My family and I lived in a foreign country for five years. We loved our time in a new environment. The people were warm and friendly. The food was incredible. The scenery was breathtaking. And the cultural learning was rich.
Certainly we were challenged on many fronts by living in a place so different from our home country.
There was a significant language barrier.
There were new customs, traditions, mannerisms, and priorities.
We came to embrace most of these new realities and saw many of them as superior to our own. To this day we continue to practice some of those cultural values, even though we live again in our home setting.
One aspect that always proved daunting for me in this country was taking on the open road. I love to drive. I am an explorer at heart and driving allows me a great way to see and do new things.
But knowing where you are going and how to get there are critical aspects to the driving experience.
This particular country was great at getting you started. There were always detailed road signs about exactly where to turn, how far you had to go, and what was next–when you left the city. In an uncanny fashion though, almost always at the halfway point, you were often left completely hanging. The road signs seemed to disappear. The next turn was a complete mystery. What were labeled as one way streets on your GPS were now one way the other way. The names of the towns seem to change. Nothing made sense.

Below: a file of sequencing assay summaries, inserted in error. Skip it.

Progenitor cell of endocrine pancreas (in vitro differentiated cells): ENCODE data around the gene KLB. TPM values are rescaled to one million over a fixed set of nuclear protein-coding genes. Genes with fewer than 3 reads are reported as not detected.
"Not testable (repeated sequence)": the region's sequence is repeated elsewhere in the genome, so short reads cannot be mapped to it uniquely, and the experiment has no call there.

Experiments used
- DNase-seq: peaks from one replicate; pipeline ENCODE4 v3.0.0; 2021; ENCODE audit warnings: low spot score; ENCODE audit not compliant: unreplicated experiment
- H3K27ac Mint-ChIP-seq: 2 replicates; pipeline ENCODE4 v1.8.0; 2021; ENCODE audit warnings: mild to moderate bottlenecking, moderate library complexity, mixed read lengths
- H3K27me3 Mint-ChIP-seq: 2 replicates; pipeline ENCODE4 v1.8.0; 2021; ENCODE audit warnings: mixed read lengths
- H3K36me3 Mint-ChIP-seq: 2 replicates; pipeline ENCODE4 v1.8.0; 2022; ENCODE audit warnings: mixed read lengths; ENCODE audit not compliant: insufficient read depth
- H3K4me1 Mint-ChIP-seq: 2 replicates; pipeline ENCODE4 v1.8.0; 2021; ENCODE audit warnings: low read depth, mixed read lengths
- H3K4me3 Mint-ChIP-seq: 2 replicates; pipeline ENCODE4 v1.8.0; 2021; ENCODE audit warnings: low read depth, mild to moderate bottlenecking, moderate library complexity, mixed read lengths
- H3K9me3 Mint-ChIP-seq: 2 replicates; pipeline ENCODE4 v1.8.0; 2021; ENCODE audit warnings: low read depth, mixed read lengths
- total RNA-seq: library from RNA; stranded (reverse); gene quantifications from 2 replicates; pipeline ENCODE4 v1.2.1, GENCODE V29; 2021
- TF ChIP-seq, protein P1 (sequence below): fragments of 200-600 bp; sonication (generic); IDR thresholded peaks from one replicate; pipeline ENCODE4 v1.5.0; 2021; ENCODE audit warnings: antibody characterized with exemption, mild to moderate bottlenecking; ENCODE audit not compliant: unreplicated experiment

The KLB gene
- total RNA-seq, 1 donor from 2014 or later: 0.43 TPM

Distances were now a luxury.
Direction was at a premium.
Lostness was the norm.
This produced one very frustrated American driver. My hunch was that the native population knew where they were going. All these additional signs simply marred the beauty of their country. Foreigners would figure it out eventually. Besides, efficiency was not a cultural value.
As leaders we can tend to assume directional clarity as well.
We can begin well.
We talk vision early on.
We delineate roles and priorities.
We provide the first few steps.
And then we disappear.
Our teams can feel an innate sense of “lostness.” The halfway point is a endless horizon without a marker. This can lead to silos, ineffective individual efforts, and loss of morale. The great need is for more signage! The destination needs to be reinforced. The turns, roundabouts, distances, and road conditions need to be illuminated. Clear communication markers are necessary for everyone to arrive happy and safe. It is on you to ensure the rest of the team is navigating properly for the accomplishment of the stated mission.